With the Summer Olympics in full swing now in Tokyo, you might be watching some of these competitions and wondering: could I do that? Or at least a much less competitive version of that?
The answer is, of course, yes. And many Houstonians engage in many of the sports featured in the Summer Games.
Throughout the Olympics, Houston Matters tells you how Houstonians enjoy – and even compete at the highest level – the sports featured in Tokyo, from Table tennis To archery, To skateboarding and sport climbing, To fencing.
Don’t call it ping-pong: table tennis is a serious sport
Table tennis is an extremely popular Olympic sport in some parts of the world. But, here in the United States, it’s often enjoyed more casually and less competitively – and often under the entirely different name of ping-pong.
To find out more, Houston Matters host Craig Cohen recently visited the Houston International Table Tennis Academy, a major training facility that can be easy to miss, tucked away next to a pizzeria in a mall near Katy.
Archery – An Ancient Living Tradition in Houston
Competitive archery in the Olympics had come and gone at various times throughout the 20th century. But this ancient tradition is certainly alive and well at both the Tokyo Games and the Western Houston Archery, a large retail store just off I-10 in the Memorial District.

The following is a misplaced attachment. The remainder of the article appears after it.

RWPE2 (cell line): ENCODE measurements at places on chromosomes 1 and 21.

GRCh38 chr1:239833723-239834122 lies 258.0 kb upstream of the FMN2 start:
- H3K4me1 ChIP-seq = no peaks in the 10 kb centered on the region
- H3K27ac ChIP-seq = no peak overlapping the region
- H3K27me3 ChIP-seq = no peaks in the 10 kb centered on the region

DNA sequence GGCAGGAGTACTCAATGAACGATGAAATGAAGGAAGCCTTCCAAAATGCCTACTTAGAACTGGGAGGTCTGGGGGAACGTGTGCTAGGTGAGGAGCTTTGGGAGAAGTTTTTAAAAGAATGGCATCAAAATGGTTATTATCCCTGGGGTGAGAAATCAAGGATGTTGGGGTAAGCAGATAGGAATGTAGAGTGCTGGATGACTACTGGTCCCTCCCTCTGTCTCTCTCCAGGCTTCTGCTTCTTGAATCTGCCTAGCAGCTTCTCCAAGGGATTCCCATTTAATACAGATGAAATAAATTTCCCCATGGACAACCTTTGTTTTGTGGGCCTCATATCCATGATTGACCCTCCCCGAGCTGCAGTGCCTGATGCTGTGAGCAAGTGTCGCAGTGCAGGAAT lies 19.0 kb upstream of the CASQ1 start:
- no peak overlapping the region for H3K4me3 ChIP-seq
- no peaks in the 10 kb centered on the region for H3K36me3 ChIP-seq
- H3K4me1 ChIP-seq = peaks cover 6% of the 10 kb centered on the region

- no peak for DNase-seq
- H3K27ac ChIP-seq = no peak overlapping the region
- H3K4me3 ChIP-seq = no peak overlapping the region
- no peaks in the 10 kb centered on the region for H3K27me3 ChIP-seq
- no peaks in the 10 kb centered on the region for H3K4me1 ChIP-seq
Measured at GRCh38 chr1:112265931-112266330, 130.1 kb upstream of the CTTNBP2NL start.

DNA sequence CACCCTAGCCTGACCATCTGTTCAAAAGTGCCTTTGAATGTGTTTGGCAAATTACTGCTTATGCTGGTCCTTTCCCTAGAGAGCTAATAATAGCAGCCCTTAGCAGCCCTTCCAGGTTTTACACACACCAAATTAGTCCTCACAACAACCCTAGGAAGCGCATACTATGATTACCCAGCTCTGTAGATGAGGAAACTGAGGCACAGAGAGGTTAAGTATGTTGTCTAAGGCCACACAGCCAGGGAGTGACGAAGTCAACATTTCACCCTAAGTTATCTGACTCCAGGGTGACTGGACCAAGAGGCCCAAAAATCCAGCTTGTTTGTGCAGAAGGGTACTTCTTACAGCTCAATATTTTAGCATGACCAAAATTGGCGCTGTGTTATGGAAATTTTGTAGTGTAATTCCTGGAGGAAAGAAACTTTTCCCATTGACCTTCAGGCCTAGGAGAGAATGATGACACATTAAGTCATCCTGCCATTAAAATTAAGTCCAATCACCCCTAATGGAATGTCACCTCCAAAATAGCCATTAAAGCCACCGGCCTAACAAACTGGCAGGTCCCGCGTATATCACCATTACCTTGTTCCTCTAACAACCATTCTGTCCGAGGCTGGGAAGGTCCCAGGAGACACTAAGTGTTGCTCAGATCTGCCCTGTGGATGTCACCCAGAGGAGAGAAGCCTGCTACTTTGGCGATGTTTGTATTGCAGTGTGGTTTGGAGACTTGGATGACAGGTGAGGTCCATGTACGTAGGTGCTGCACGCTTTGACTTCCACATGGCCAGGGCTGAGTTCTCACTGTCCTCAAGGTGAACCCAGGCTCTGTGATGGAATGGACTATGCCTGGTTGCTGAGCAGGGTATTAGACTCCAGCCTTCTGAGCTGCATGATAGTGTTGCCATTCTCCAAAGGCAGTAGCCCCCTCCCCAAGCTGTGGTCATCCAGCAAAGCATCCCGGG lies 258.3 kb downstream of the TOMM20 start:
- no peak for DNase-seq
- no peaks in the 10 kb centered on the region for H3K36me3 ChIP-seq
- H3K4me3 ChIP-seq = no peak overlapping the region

There, he met certified instructor James Loesch and his student Meg Basu, a former competitive bobsleigh who learned archery during the pandemic.
Houston skateboarders wonder if Olympic acceptance comes at a cost
While skateboarding has been around for decades and competitions are nothing new, it is new to the olympics, with medals presented for the first time in Tokyo.
Some wonder if the growing global acceptance of sport comes at a price for its roots in rebellion and self-expression. Producer Troy schulze visited a local skate park to find out what skaters in the Houston area think.
And you can root for Houston Jordan Santana at the women’s park skating competition next week.
Sisters show how Houston became a hotbed for fencing (coming August 3)
Houston climbers appreciate the sport’s addition to the Olympics (coming August 5)
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